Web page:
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A Brief and Scattered Interview With Evan Turner: Settling the Backstreet Boys vs. N Sync Debate

A Brief and Scattered Interview With Evan Turner: Settling the Backstreet Boys vs. N Sync Debate

I got the chance to talk with Evan Turner for a few minutes last Friday
after the team's win against the Golden State Warriors. There was so
much to talk with the Sixers' second-year swingman about, from the
pressures of being the #2 overall pick, to his seemingly tumultuous
relationship with second-year coach Doug Collins, to his up-and-down
play over the course of the NBA season. Evan is perhaps the team's most
enigmatic player, and I hoped that getting to talk with the man would
help shed light on some of the burning questions Sixers fans have had
about our promising Sophomore since he was drafted in 2010.

Instead, though, I mostly talked with him about hip-hop and '90s
TRL. Oh well—can't win 'em all, and I heartily enjoyed my time spent
with the Extraterrestrial just the same.

Andrew: How much fun did you have playing in the [Rising Stars] game?

Evan Turner: It was cool. It was dope. We had fun. We won, that was even better.

Were you slighted that they kind of picked you towards the end there, in the draft?

I don't really pay attention to that stuff.

Which of the guys there did you have the most fun playing with?

[Indiana's] Paul George is always a good guy. I enjoy watching him play, great person.

Seems like you and [Sacramento center] DeMarcus [Cousins] had a little bit of chemistry there.

Yeah, you know, he runs the court, makes himself available, and when he's that type of threat, it's easy to pass to him.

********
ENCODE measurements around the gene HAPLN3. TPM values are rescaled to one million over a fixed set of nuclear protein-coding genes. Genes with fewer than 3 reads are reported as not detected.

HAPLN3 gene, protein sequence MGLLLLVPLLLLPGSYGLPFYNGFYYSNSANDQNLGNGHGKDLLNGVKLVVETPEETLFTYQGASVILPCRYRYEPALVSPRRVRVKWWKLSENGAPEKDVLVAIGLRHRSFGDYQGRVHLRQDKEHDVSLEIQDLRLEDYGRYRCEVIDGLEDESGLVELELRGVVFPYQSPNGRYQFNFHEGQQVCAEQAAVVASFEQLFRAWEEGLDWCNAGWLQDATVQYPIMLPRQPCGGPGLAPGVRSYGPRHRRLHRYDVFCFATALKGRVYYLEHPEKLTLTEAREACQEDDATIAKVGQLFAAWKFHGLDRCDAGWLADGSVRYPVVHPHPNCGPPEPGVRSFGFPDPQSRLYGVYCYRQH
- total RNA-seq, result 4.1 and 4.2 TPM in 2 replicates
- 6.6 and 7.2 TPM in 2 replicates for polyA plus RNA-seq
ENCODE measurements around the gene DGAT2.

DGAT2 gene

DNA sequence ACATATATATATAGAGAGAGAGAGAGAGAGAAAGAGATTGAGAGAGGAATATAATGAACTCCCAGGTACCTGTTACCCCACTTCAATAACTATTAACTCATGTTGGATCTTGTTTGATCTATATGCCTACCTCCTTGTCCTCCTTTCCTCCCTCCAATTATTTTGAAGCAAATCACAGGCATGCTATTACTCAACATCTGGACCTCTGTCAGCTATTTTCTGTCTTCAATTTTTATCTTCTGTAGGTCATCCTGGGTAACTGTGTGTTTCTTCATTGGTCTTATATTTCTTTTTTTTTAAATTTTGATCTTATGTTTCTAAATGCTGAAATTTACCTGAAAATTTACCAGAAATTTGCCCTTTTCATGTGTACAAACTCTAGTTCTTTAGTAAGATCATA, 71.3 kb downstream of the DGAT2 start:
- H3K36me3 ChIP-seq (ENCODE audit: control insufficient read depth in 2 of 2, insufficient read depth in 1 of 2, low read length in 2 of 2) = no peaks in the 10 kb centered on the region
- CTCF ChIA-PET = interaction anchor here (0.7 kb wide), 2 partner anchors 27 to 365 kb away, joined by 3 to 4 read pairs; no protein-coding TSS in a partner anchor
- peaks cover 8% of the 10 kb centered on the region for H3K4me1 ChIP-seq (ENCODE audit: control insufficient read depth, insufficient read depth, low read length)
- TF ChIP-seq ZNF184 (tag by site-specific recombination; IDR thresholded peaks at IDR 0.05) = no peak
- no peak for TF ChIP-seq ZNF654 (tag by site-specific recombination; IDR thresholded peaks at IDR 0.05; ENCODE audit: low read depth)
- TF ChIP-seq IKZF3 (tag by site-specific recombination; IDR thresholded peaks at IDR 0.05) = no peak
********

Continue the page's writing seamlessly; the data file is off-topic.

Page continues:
What's the biggest difference in the team between this season and the last season, you think?

I just think we're just maturing. You know, we're learning to
close out games and everything, we're not blowing leads and stuff, I
think that's the key to our success.

What's the biggest difference for you personally?

Nothin'. Just one more year experience, and that's pretty much it.

Well, does it feel easier? Does it feel better?

It's cool. You know, we're winning, so everything's cool. That's pretty much all you can really take from it.

Do you ever wonder what it would be like on a team where maybe
there weren't so many guys that are playing the same sort of position as
you are?

It'd be different, but at the same time, wondering
and wishing and all that stuff doesn't matter. You still gotta face
reality and the real world, so…let's focus on trying to better myself
every day, and keep getting better and that's it. Develop.

It seems like you guys are a close bunch of guys. Was it hard for you when Marreese [Speights] got traded?

Yeah,
we actually liked Marreese, you know? But it's better for him, [The
Grizzlies'] situation with him, he's been playing well and stuff. But
you know, Mo is a great guy and a great person, and just having him
around was key.

I see you guys on Twitter a lot—I saw that you and Spence over the summer were having an argument between who was better, the Backstreet Boys or N Sync. Care to stick up for your guys a little bit?

Yeah, the Backstreet Boys? They just made album after album. Hits, you know. 'N Sync only had…what was it…it wasn't Celebrity, it was No Strings Attached. Which was amazing from front to back. And then Celebrity was just overrated. And then Backstreet Boys, they been going hard with Millennium, you know, Black and Blue and all that stuff, so they been on top for a while. They still make music today! They're like a white Boyz II Men.